The year of the protest

2016 was marked by dozens of protests, with ac­cu­sa­tions of po­lice bru­tal­ity once again com­ing to the fore. What do re­searchers and the po­lice them­selves have to say about this?

Finweek English Edition - - COVER STORY PROTESTS - By Lloyd Gedye

southEFF sup­port­ers protest in the Pre­to­ria CBD dur­ing a march against state cap­ture on 2 Novem­ber.

Africa has seen more protests in 2016 than any other year, says Uni­ver­sity of Jo­han­nes­burg (UJ) so­ci­ol­ogy pro­fes­sor Peter Alexan­der, who holds the South African Re­search Chair in So­cial Change. “The gen­eral trend has been up­ward since 2004.”

The coun­try has seen labour protests, pre-elec­tion protests, ser­vice de­liv­ery protests, land protests, anti-racism protests, #FeesMustFall protests, #Zu­maMustFall protests, #HlaudiMustFall protests and #Prav­inMustS­tay protests.

But while protests are in­creas­ing, find­ing re­li­able data on the topic is a chal­lenge, says Malose Langa, a se­nior re­search as­so­ciate at the Cen­tre for the Study of Vi­o­lence and Rec­on­cil­i­a­tion (CSVR).

The aca­demics and an­a­lysts that fin­week spoke to say the an­nual In­ci­dent Reg­is­tra­tion In­for­ma­tion Sys­tem (Iris) data, sup­plied by the South African Po­lice Ser­vice (Saps) af­ter a Pro­mo­tion of Ac­cess to In­for­ma­tion re­quest, is the most re­li­able, but it is not with­out its prob­lems.

They in­sist that this data needs to be de­coded, and some have com­pared it to other data sets, which they ar­gue have led to some in­ter­est­ing find­ings.

“The data needs to be re­con­fig­ured,” says Alexan­der. “It needs to be looked at in more help­ful ways.”

Ac­cord­ing to the Saps an­nual re­port for the 2015/16 fi­nan­cial year, there were 14 693 crowd-re­lated in­ci­dents recorded in Iris and 14 740 in the 2014/15 fi­nan­cial year. Of the 2015/16 in­ci­dents, 24% are clas­si­fied by the po­lice as “un­rest in­ci­dents”.

But aca­demics and an­a­lysts point out that this fig­ure in­cludes all in­ci­dents where the po­lice had to stage a form of in­ter­ven­tion, so this could in­clude a com­mu­nity erect­ing bar­ri­cades or burn­ing tyres, which are not quite vi­o­lent protests.

Ac­cord­ing to the an­nual re­port, the po­lice have ded­i­cated de­tec­tives tasked with fo­cus­ing on pub­lic vi­o­lence-re­lated in­ci­dents and ded­i­cated crime in­tel­li­gence gath­er­ers had been as­signed to work closely with the pub­lic or­der polic­ing units in the var­i­ous prov­inces.

Peace­ful ver­sus vi­o­lent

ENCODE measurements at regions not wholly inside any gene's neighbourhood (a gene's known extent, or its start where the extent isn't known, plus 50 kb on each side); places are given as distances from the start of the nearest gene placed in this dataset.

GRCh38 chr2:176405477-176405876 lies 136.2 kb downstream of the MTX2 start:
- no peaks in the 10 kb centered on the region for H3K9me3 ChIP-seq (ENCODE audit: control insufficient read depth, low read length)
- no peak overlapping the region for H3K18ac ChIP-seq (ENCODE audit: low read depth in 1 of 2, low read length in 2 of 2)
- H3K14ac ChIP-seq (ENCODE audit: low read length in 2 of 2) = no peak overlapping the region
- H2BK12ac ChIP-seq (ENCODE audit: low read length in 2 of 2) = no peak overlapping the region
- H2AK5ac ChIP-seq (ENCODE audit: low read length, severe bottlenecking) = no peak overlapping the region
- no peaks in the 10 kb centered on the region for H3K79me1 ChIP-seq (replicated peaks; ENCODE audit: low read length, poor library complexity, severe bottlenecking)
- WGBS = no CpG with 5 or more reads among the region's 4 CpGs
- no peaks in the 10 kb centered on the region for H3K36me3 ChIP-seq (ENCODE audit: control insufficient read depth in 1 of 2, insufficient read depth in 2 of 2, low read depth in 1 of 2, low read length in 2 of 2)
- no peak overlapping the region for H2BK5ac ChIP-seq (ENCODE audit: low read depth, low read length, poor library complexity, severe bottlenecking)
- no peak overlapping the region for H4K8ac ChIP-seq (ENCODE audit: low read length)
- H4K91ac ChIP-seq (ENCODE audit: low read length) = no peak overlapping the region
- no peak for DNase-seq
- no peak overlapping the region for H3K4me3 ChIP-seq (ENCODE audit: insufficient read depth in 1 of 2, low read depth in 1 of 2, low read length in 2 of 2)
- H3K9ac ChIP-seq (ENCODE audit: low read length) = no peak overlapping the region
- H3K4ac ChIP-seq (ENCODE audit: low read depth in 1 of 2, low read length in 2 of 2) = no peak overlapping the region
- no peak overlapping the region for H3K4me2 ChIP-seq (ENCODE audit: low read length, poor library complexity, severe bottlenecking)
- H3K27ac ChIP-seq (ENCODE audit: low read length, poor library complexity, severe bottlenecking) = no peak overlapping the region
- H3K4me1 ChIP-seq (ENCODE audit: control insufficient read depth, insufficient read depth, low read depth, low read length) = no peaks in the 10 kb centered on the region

A re­search project ti­tled Count­ing Po­liceRecorded Protests, pub­lished ear­lier this year out of the South African Re­search Chair in So­cial Change, housed by the So­cial Change Unit at UJ, looks at longterm trends in po­lice data.

Ac­cord­ing to the re­port, out of the to­tal of 67 750 of po­lice-recorded protests from 1997 to 2013, 80% were cat­e­gorised as or­derly, 10% as dis­rup­tive and 10% as vi­o­lent.

Langa says the me­dia tends to fo­cus on protests that have turned vi­o­lent and not re­port protests that were peace­ful. “This cre­ates the wrong per­cep­tion that protests are vi­o­lent.”

UJ’s Jane Dun­can, who holds the High­way Africa Chair of Me­dia and In­for­ma­tion So­ci­ety, re­cently pub­lished a book called Protest Na­tion: The Right To Protest in South Africa, which cov­ers five years of re­search (2008-2013) in 11 mu­nic­i­pal­i­ties, where the data for all protests and gath­er­ings was logged.

Ac­cord­ing to her, many gath­er­ings that are recorded at a mu­nic­i­pal level don’t get recorded in any other way be­cause they are peace­ful protests. Since they are not recorded prop­erly, there is a “dras­tic un­der­state­ment” of the num­ber of peace­ful protests.

“This has im­por­tant pub­lic polic­ing im­pli­ca­tions,” says Dun­can. “Es­pe­cially when the po­lice are busy ar­gu­ing for more re­sources.”

Lizette Lan­caster, man­ager of the crime and jus­tice in­for­ma­tion hub at the In­sti­tute for Se­cu­rity Stud­ies, says it takes a very long time for a protest to be­come vi­o­lent.

“Most pro­tes­tors fol­low the process,” she ex­plains. “They only start mo­bil­is­ing when they feel their griev­ances have not

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